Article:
Technology makes spending money so much easier. We are able to pay at the cash register with a simple tap of our credit/debit card or a simple scan with your smartphone or smart watch (via Apple or Google Pay). We don’t even need to carry cash or change in our pockets most of the time. With online shopping and its easy accessibility, shoppers are able to save their credit card information online. This is exactly what companies want. They want us to spend more and more money on their products in less and less time. Therefore, their website wants to remember your credit card information so you have less time to debate on whether you should purchase their products or not.
When you equate the price of the item you want to buy with the amount of hours you need to work to be able to pay it off, it will make you think twice. For example, your salary is $15 per hour and you want to buy a $100 pair of boots. Take a couple of seconds to calculate this and you will realize that you need to work a 6+ hour shift to pay off these boots. Is it really worth it?
Experts suggest waiting 72 hours before buying something in order to really analyze the value and need of the desired item. It will definitely take a lot of willpower to wait 3 long days before purchasing something, especially if you see the item is on sale in the store and could possibly sell out. But in these 3 days, you can potentially find better alternatives, or you may even realize that you don’t actually need it.
Establish a savings fund dedicated to one specific item, especially for larger and more expensive purchases. You could do this by putting extra change you have into a piggy bank named “Louis” if you’re saving up for a Louis Vuitton bag. The rule is that the money in “Louis” is reserved only for that Louis Vuitton bag that you’ve wanted for ages. This means that you cannot take money out of Louis to buy Chanel, Gucci, or anything else. This will limit your expenses and avoid impulse buys and buyer’s remorse.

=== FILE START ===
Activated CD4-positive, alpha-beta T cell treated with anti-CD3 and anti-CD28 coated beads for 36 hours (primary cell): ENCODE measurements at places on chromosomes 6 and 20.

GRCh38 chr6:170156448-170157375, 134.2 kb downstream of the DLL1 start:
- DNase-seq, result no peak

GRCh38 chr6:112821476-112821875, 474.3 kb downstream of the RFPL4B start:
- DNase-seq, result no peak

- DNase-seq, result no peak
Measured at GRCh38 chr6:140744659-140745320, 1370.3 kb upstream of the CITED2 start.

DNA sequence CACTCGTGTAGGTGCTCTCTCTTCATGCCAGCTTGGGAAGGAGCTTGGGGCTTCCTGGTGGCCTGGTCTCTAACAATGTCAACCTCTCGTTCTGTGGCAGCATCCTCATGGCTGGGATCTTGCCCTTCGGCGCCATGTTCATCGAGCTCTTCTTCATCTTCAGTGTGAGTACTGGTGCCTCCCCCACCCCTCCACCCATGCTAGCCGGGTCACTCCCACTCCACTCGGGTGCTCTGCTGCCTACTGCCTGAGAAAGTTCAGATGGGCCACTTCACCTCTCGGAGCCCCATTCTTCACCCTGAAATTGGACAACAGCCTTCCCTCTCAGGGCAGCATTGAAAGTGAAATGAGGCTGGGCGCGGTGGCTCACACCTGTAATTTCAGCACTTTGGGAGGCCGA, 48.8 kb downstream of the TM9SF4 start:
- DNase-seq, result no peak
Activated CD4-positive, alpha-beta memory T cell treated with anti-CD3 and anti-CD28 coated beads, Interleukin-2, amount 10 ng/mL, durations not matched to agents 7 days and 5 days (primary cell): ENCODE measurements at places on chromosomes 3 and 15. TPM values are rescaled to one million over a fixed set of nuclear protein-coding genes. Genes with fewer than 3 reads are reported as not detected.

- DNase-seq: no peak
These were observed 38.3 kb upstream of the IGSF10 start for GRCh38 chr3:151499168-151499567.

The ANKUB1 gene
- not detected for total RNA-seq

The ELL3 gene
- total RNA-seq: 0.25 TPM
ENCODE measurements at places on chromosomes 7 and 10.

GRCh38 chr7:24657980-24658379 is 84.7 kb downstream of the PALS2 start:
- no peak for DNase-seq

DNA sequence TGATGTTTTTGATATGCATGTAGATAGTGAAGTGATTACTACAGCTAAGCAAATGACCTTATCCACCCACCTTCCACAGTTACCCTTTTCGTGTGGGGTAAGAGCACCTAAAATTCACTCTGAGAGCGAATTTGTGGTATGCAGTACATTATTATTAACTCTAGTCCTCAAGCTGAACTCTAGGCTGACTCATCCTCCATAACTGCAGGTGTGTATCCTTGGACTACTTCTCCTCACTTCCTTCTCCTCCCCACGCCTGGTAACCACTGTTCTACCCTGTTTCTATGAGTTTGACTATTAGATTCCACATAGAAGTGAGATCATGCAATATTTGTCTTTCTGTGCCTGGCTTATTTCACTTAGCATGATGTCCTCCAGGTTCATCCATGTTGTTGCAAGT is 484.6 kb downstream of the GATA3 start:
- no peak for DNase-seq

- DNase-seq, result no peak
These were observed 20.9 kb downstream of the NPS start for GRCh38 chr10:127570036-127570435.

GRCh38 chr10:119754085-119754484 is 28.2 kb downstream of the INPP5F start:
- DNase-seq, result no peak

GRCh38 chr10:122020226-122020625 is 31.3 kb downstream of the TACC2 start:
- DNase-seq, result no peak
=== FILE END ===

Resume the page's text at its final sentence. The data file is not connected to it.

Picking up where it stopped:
You’re doing your best and you deserve to reward yourself. Reserve these big rewards for bigger accomplishments such as a gift for your graduation or a job promotion. This will not only reduce large spending’s from smaller goals, but this will also motivate you to be more successful in order to reach your next big reward.
Try to keep this mentality in mind the next time you want to splurge on unnecessary things just because they’re on sale. Try clearing out your closet and room to see how many things and clothes you actually use in ratio to what you never use.
Find purpose and meaning to every item you own. The less stuff you own, the more you appreciate them. This is the key to fashion minimalism. We at ÀLA.HAUSSE advise shoppers to #WEARYOURPURPOSE. And if you ever do experience buyer’s remorse, ÀLA.HAUSSE is here to help.
We know that our first tip was to avoid shopping apps, but our mobile platform at ÀLA.HAUSSE is very different from other retail stores. We advocate for our shoppers to be mindful of the things they purchase in order to lessen the amount of clothes found in the trash. We also want to help you prevent the horrible feeling of buyer’s remorse by providing the best platform for you to resell the clothing items you regret buying in the past. You can resell your impulse purchases, so you can buy the items you truly need with no regrets!
Via ÀLA.HAUSSE’s Multi-functional and Multi-purposeful Fashion Ecosystem- BUY/SELL/RENT/LEND/ (swap BETA 2021) mobile application, INDIVIDUALS & brands ( BETA 2021) are encouraged to REBUY, RESELL, REUSE and UP-CYCLE their personal “Clossets” aka Clothing Assets, along with overstock inventory and samples. Through this consumerism habit shift we indirectly slow down the urgency on fashion’s carbon footprint, aiding sustainability as a whole.
#ALAHAUSSE #WEARYOURPURPOSE #HAUSSEPEOPLE